'Lost' Finale: Mysterious Epilogue Leaves Viewers Debating

Lost Finale: Mysteries Linger Ahead of Showdown Between Good and Evil

Whoa. What a finale.

More than two-and-a-half hours after the epic battle between good and evil on "Lost" squared off for the final showdown, the fate of the Oceanic Flight 815 passengers was revealed.

Spoiler alert: This article contains information included in Sunday night's "Lost" finale.

As the six-year series closed, along with Jack's eye -- nice book-ending, producers -- we learn that the flash-sideways world we've delved into throughout most of the final season was a kind of limbo, or purgatory, until the survivors could be reunited one last time.

VIDEO: The executive producers of "Lost" share their thoughts on the finale
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The general consensus across America in the moments after the credits rolled was a resounding "Wait ... what?"

Click HERE to watch the executive producers share their thoughts on the final episode with Diane Sawyer.

The series' final moments made it clear that Jack Shepherd had died on the island and reunited with his finally proud papa Christian. But the epilogue of the rest of the cast remained up for debate on the Internet this morning.

Some people believe all aboard Oceanic Flight 815 died when the plane broke apart over the Pacific and slammed into the island in pieces.

PHOTOS: A Look at 'Lost' Finale

But faithful watchers will know this -- the island was real. Their adventures, the Others, the Dharma initiative, the mythology -- it was all real.

Sawyer, Kate and Claire made it off the island for good aboard the Ajira plane (accompanied by Miles, Lapidus and by the finally-aging Richard.) Hurley, Ben and Desmond stayed behind to protect the island.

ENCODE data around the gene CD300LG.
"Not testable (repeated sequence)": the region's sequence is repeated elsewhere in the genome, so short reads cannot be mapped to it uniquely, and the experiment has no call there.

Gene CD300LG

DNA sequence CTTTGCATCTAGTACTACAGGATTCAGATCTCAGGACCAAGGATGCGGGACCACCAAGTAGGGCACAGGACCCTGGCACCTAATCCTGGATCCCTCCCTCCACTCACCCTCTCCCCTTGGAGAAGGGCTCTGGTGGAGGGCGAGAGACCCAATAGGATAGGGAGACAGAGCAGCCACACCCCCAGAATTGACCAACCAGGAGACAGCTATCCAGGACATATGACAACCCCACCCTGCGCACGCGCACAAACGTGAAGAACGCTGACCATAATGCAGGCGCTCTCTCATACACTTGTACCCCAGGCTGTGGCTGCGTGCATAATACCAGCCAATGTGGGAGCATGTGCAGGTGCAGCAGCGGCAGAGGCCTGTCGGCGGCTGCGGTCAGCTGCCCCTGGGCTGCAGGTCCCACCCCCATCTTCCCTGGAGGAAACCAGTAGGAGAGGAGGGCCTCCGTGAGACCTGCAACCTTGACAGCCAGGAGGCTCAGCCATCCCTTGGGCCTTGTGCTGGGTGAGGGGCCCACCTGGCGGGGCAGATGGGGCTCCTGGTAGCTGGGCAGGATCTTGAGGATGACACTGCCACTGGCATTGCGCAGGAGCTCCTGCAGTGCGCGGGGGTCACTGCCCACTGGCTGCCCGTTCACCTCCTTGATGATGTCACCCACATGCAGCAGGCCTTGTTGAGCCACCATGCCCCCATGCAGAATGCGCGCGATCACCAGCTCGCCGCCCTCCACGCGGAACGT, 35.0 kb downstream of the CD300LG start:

Their fates will remain hidden, though we learn from the final gathering at the church that everyone eventually died, some before Jack, his father told him, and some a long time after.

Those who had previously died on the island -- Sun, Jin, Sayid, Shannon, Boone -- never got a second chance except in the afterlife.

VIDEO: Get some hints from the executive producers of "Lost" before show ends
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And as the group gathered, both buoyed and amazed by the connections they remembered, they moved on together -- no longer stuck between worlds, able to finally find peace.

'Lost's' Mysteries: What Got Solved, What Will Remain Forever Hidden?

While dozens of questions about the series remain unanswered, we did get some closure with the characters' personal lives. Kate chose Jack in the hours before he died. Sawyer found Juliet, his true love, in purgatory. Ben finally accepted his place on the island as No. 2 -- a role he took on with honor after decades spent fighting for something more.

VIDEO: The cast of Lost talk about the shows ending.
'Lost' Cast Talks About the Show's Run

Last week, ABCNews.com questioned several longstanding mysteries on the "Lost" island. Below, we go back to find out what was solved and what remains up to the viewer to figure out.

'Lost' Numbers: 4 8 15 16 23 42

It's become common theory in the blogosphere that the meaning of the series of numbers, central to so many of the island's events, was never revealed.